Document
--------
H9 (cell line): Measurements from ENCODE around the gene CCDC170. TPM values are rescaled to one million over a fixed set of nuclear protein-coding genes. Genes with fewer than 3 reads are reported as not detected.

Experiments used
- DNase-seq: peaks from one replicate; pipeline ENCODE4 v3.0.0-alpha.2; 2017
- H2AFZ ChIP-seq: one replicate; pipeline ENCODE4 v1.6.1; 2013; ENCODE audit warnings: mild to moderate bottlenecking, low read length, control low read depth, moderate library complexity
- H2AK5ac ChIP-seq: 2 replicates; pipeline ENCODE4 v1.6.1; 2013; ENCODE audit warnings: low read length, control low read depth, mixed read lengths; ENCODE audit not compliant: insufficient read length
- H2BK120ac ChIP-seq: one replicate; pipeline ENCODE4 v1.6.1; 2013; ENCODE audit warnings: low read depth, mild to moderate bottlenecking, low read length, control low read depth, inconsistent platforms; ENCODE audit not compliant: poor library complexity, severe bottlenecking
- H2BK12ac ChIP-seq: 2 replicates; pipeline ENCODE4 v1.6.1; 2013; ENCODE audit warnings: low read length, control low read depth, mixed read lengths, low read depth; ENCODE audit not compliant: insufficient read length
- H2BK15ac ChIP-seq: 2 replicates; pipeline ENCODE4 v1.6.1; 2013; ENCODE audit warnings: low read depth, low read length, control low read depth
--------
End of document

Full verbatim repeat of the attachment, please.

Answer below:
H9 (cell line): Measurements from ENCODE around the gene CCDC170. TPM values are rescaled to one million over a fixed set of nuclear protein-coding genes. Genes with fewer than 3 reads are reported as not detected.

Experiments used
- DNase-seq: peaks from one replicate; pipeline ENCODE4 v3.0.0-alpha.2; 2017
- H2AFZ ChIP-seq: one replicate; pipeline ENCODE4 v1.6.1; 2013; ENCODE audit warnings: mild to moderate bottlenecking, low read length, control low read depth, moderate library complexity
- H2AK5ac ChIP-seq: 2 replicates; pipeline ENCODE4 v1.6.1; 2013; ENCODE audit warnings: low read length, control low read depth, mixed read lengths; ENCODE audit not compliant: insufficient read length
- H2BK120ac ChIP-seq: one replicate; pipeline ENCODE4 v1.6.1; 2013; ENCODE audit warnings: low read depth, mild to moderate bottlenecking, low read length, control low read depth, inconsistent platforms; ENCODE audit not compliant: poor library complexity, severe bottlenecking
- H2BK12ac ChIP-seq: 2 replicates; pipeline ENCODE4 v1.6.1; 2013; ENCODE audit warnings: low read length, control low read depth, mixed read lengths, low read depth; ENCODE audit not compliant: insufficient read length
- H2BK15ac ChIP-seq: 2 replicates; pipeline ENCODE4 v1.6.1; 2013; ENCODE audit warnings: low read depth, low read length, control low read depth